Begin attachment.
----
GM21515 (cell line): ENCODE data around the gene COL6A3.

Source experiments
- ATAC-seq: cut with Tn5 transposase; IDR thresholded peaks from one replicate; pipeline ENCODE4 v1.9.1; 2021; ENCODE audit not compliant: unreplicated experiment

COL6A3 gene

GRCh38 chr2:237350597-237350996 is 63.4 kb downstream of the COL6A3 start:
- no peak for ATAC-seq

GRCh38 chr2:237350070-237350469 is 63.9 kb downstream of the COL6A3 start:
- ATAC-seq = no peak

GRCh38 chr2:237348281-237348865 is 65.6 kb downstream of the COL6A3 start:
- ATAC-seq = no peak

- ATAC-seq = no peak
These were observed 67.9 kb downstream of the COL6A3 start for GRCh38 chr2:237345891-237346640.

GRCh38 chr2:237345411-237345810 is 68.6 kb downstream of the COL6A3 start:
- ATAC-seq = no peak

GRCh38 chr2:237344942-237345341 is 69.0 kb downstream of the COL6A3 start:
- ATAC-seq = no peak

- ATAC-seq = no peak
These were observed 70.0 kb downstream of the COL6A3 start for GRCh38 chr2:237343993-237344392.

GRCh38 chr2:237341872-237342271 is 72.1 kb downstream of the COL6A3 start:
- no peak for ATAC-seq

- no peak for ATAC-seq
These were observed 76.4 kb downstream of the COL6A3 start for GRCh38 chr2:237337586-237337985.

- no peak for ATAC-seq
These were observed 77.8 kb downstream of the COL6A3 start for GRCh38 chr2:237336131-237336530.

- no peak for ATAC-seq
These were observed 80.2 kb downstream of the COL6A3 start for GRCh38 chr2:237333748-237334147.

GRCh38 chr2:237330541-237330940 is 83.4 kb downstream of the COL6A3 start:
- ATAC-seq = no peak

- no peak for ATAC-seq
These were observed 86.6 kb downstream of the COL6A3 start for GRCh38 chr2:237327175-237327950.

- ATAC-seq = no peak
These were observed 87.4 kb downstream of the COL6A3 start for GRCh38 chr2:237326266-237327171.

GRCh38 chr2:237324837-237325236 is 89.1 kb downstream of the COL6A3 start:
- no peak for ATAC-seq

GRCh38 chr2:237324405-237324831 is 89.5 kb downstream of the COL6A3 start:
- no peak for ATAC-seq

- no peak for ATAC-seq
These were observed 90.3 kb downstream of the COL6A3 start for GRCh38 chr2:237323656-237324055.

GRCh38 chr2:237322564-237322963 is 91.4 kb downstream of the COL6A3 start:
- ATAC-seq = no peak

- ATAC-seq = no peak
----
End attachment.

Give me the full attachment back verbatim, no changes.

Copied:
GM21515 (cell line): ENCODE data around the gene COL6A3.

Source experiments
- ATAC-seq: cut with Tn5 transposase; IDR thresholded peaks from one replicate; pipeline ENCODE4 v1.9.1; 2021; ENCODE audit not compliant: unreplicated experiment

COL6A3 gene

GRCh38 chr2:237350597-237350996 is 63.4 kb downstream of the COL6A3 start:
- no peak for ATAC-seq

GRCh38 chr2:237350070-237350469 is 63.9 kb downstream of the COL6A3 start:
- ATAC-seq = no peak

GRCh38 chr2:237348281-237348865 is 65.6 kb downstream of the COL6A3 start:
- ATAC-seq = no peak

- ATAC-seq = no peak
These were observed 67.9 kb downstream of the COL6A3 start for GRCh38 chr2:237345891-237346640.

GRCh38 chr2:237345411-237345810 is 68.6 kb downstream of the COL6A3 start:
- ATAC-seq = no peak

GRCh38 chr2:237344942-237345341 is 69.0 kb downstream of the COL6A3 start:
- ATAC-seq = no peak

- ATAC-seq = no peak
These were observed 70.0 kb downstream of the COL6A3 start for GRCh38 chr2:237343993-237344392.

GRCh38 chr2:237341872-237342271 is 72.1 kb downstream of the COL6A3 start:
- no peak for ATAC-seq

- no peak for ATAC-seq
These were observed 76.4 kb downstream of the COL6A3 start for GRCh38 chr2:237337586-237337985.

- no peak for ATAC-seq
These were observed 77.8 kb downstream of the COL6A3 start for GRCh38 chr2:237336131-237336530.

- no peak for ATAC-seq
These were observed 80.2 kb downstream of the COL6A3 start for GRCh38 chr2:237333748-237334147.

GRCh38 chr2:237330541-237330940 is 83.4 kb downstream of the COL6A3 start:
- ATAC-seq = no peak

- no peak for ATAC-seq
These were observed 86.6 kb downstream of the COL6A3 start for GRCh38 chr2:237327175-237327950.

- ATAC-seq = no peak
These were observed 87.4 kb downstream of the COL6A3 start for GRCh38 chr2:237326266-237327171.

GRCh38 chr2:237324837-237325236 is 89.1 kb downstream of the COL6A3 start:
- no peak for ATAC-seq

GRCh38 chr2:237324405-237324831 is 89.5 kb downstream of the COL6A3 start:
- no peak for ATAC-seq

- no peak for ATAC-seq
These were observed 90.3 kb downstream of the COL6A3 start for GRCh38 chr2:237323656-237324055.

GRCh38 chr2:237322564-237322963 is 91.4 kb downstream of the COL6A3 start:
- ATAC-seq = no peak

- ATAC-seq = no peak